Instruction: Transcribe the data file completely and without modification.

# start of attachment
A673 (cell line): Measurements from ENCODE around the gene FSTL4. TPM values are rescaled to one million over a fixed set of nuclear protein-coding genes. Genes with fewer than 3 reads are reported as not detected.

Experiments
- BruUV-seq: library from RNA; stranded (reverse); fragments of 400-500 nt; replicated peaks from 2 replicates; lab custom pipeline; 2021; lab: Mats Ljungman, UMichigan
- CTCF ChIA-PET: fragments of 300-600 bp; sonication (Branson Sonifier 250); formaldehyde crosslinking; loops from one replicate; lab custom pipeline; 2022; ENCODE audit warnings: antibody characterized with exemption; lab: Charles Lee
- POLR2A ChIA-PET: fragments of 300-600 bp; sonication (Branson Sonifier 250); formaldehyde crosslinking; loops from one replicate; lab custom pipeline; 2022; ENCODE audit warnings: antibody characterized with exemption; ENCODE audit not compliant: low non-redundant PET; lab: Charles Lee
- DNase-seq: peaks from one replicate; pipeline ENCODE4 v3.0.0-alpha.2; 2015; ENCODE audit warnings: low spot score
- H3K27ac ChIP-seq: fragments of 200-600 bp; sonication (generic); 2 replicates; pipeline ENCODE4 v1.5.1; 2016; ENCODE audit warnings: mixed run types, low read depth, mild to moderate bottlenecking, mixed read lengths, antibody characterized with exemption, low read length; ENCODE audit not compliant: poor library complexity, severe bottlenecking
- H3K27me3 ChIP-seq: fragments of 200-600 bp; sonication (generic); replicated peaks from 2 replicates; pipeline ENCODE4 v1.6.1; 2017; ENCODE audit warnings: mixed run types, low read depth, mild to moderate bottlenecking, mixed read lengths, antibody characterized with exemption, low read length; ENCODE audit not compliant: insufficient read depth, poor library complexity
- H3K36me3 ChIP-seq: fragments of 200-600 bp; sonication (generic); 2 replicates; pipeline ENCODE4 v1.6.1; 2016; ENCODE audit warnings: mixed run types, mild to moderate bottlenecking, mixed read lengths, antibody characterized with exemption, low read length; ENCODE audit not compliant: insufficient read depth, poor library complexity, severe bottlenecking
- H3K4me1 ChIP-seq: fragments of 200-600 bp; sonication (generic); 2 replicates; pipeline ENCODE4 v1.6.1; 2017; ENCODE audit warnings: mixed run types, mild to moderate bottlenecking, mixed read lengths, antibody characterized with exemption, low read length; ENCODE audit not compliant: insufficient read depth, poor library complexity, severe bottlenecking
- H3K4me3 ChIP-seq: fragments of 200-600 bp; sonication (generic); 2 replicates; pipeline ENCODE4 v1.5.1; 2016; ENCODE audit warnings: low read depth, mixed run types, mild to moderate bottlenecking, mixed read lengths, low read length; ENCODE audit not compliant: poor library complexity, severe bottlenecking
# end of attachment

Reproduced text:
A673 (cell line): Measurements from ENCODE around the gene FSTL4. TPM values are rescaled to one million over a fixed set of nuclear protein-coding genes. Genes with fewer than 3 reads are reported as not detected.

Experiments
- BruUV-seq: library from RNA; stranded (reverse); fragments of 400-500 nt; replicated peaks from 2 replicates; lab custom pipeline; 2021; lab: Mats Ljungman, UMichigan
- CTCF ChIA-PET: fragments of 300-600 bp; sonication (Branson Sonifier 250); formaldehyde crosslinking; loops from one replicate; lab custom pipeline; 2022; ENCODE audit warnings: antibody characterized with exemption; lab: Charles Lee
- POLR2A ChIA-PET: fragments of 300-600 bp; sonication (Branson Sonifier 250); formaldehyde crosslinking; loops from one replicate; lab custom pipeline; 2022; ENCODE audit warnings: antibody characterized with exemption; ENCODE audit not compliant: low non-redundant PET; lab: Charles Lee
- DNase-seq: peaks from one replicate; pipeline ENCODE4 v3.0.0-alpha.2; 2015; ENCODE audit warnings: low spot score
- H3K27ac ChIP-seq: fragments of 200-600 bp; sonication (generic); 2 replicates; pipeline ENCODE4 v1.5.1; 2016; ENCODE audit warnings: mixed run types, low read depth, mild to moderate bottlenecking, mixed read lengths, antibody characterized with exemption, low read length; ENCODE audit not compliant: poor library complexity, severe bottlenecking
- H3K27me3 ChIP-seq: fragments of 200-600 bp; sonication (generic); replicated peaks from 2 replicates; pipeline ENCODE4 v1.6.1; 2017; ENCODE audit warnings: mixed run types, low read depth, mild to moderate bottlenecking, mixed read lengths, antibody characterized with exemption, low read length; ENCODE audit not compliant: insufficient read depth, poor library complexity
- H3K36me3 ChIP-seq: fragments of 200-600 bp; sonication (generic); 2 replicates; pipeline ENCODE4 v1.6.1; 2016; ENCODE audit warnings: mixed run types, mild to moderate bottlenecking, mixed read lengths, antibody characterized with exemption, low read length; ENCODE audit not compliant: insufficient read depth, poor library complexity, severe bottlenecking
- H3K4me1 ChIP-seq: fragments of 200-600 bp; sonication (generic); 2 replicates; pipeline ENCODE4 v1.6.1; 2017; ENCODE audit warnings: mixed run types, mild to moderate bottlenecking, mixed read lengths, antibody characterized with exemption, low read length; ENCODE audit not compliant: insufficient read depth, poor library complexity, severe bottlenecking
- H3K4me3 ChIP-seq: fragments of 200-600 bp; sonication (generic); 2 replicates; pipeline ENCODE4 v1.5.1; 2016; ENCODE audit warnings: low read depth, mixed run types, mild to moderate bottlenecking, mixed read lengths, low read length; ENCODE audit not compliant: poor library complexity, severe bottlenecking